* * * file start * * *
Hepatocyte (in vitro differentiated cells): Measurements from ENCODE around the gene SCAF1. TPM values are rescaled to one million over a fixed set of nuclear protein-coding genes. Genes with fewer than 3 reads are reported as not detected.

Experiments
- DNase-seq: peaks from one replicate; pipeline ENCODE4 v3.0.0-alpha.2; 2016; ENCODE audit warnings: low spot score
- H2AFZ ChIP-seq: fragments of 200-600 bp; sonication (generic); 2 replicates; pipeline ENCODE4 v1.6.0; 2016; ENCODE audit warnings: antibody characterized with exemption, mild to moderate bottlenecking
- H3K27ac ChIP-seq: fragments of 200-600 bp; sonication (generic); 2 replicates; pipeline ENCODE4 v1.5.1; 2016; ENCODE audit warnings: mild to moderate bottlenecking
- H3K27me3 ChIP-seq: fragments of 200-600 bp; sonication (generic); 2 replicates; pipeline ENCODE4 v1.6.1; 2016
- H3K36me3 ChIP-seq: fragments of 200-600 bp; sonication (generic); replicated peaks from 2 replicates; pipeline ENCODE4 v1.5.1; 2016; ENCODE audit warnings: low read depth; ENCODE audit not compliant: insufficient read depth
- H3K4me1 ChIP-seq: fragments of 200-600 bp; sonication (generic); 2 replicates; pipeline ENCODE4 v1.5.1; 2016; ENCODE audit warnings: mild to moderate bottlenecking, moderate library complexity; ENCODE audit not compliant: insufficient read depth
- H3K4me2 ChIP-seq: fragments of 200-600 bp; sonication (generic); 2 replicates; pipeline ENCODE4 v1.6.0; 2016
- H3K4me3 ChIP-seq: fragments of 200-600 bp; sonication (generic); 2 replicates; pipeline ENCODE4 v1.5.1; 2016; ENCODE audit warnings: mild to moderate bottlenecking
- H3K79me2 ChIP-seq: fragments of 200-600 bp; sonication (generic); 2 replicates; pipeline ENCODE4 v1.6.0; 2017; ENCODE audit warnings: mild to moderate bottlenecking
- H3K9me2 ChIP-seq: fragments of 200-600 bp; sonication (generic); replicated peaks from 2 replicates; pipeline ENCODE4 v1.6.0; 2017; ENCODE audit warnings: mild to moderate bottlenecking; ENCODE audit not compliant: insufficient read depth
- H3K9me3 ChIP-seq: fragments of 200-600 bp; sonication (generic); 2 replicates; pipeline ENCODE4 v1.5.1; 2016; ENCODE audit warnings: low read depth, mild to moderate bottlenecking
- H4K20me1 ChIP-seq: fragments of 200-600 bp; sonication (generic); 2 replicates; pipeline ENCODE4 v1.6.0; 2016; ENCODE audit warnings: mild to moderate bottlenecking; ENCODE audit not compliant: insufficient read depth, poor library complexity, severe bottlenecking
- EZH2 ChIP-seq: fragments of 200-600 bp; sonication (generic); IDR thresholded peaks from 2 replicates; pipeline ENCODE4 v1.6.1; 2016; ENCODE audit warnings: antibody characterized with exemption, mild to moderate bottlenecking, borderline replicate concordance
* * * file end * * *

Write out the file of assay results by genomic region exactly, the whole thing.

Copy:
Hepatocyte (in vitro differentiated cells): Measurements from ENCODE around the gene SCAF1. TPM values are rescaled to one million over a fixed set of nuclear protein-coding genes. Genes with fewer than 3 reads are reported as not detected.

Experiments
- DNase-seq: peaks from one replicate; pipeline ENCODE4 v3.0.0-alpha.2; 2016; ENCODE audit warnings: low spot score
- H2AFZ ChIP-seq: fragments of 200-600 bp; sonication (generic); 2 replicates; pipeline ENCODE4 v1.6.0; 2016; ENCODE audit warnings: antibody characterized with exemption, mild to moderate bottlenecking
- H3K27ac ChIP-seq: fragments of 200-600 bp; sonication (generic); 2 replicates; pipeline ENCODE4 v1.5.1; 2016; ENCODE audit warnings: mild to moderate bottlenecking
- H3K27me3 ChIP-seq: fragments of 200-600 bp; sonication (generic); 2 replicates; pipeline ENCODE4 v1.6.1; 2016
- H3K36me3 ChIP-seq: fragments of 200-600 bp; sonication (generic); replicated peaks from 2 replicates; pipeline ENCODE4 v1.5.1; 2016; ENCODE audit warnings: low read depth; ENCODE audit not compliant: insufficient read depth
- H3K4me1 ChIP-seq: fragments of 200-600 bp; sonication (generic); 2 replicates; pipeline ENCODE4 v1.5.1; 2016; ENCODE audit warnings: mild to moderate bottlenecking, moderate library complexity; ENCODE audit not compliant: insufficient read depth
- H3K4me2 ChIP-seq: fragments of 200-600 bp; sonication (generic); 2 replicates; pipeline ENCODE4 v1.6.0; 2016
- H3K4me3 ChIP-seq: fragments of 200-600 bp; sonication (generic); 2 replicates; pipeline ENCODE4 v1.5.1; 2016; ENCODE audit warnings: mild to moderate bottlenecking
- H3K79me2 ChIP-seq: fragments of 200-600 bp; sonication (generic); 2 replicates; pipeline ENCODE4 v1.6.0; 2017; ENCODE audit warnings: mild to moderate bottlenecking
- H3K9me2 ChIP-seq: fragments of 200-600 bp; sonication (generic); replicated peaks from 2 replicates; pipeline ENCODE4 v1.6.0; 2017; ENCODE audit warnings: mild to moderate bottlenecking; ENCODE audit not compliant: insufficient read depth
- H3K9me3 ChIP-seq: fragments of 200-600 bp; sonication (generic); 2 replicates; pipeline ENCODE4 v1.5.1; 2016; ENCODE audit warnings: low read depth, mild to moderate bottlenecking
- H4K20me1 ChIP-seq: fragments of 200-600 bp; sonication (generic); 2 replicates; pipeline ENCODE4 v1.6.0; 2016; ENCODE audit warnings: mild to moderate bottlenecking; ENCODE audit not compliant: insufficient read depth, poor library complexity, severe bottlenecking
- EZH2 ChIP-seq: fragments of 200-600 bp; sonication (generic); IDR thresholded peaks from 2 replicates; pipeline ENCODE4 v1.6.1; 2016; ENCODE audit warnings: antibody characterized with exemption, mild to moderate bottlenecking, borderline replicate concordance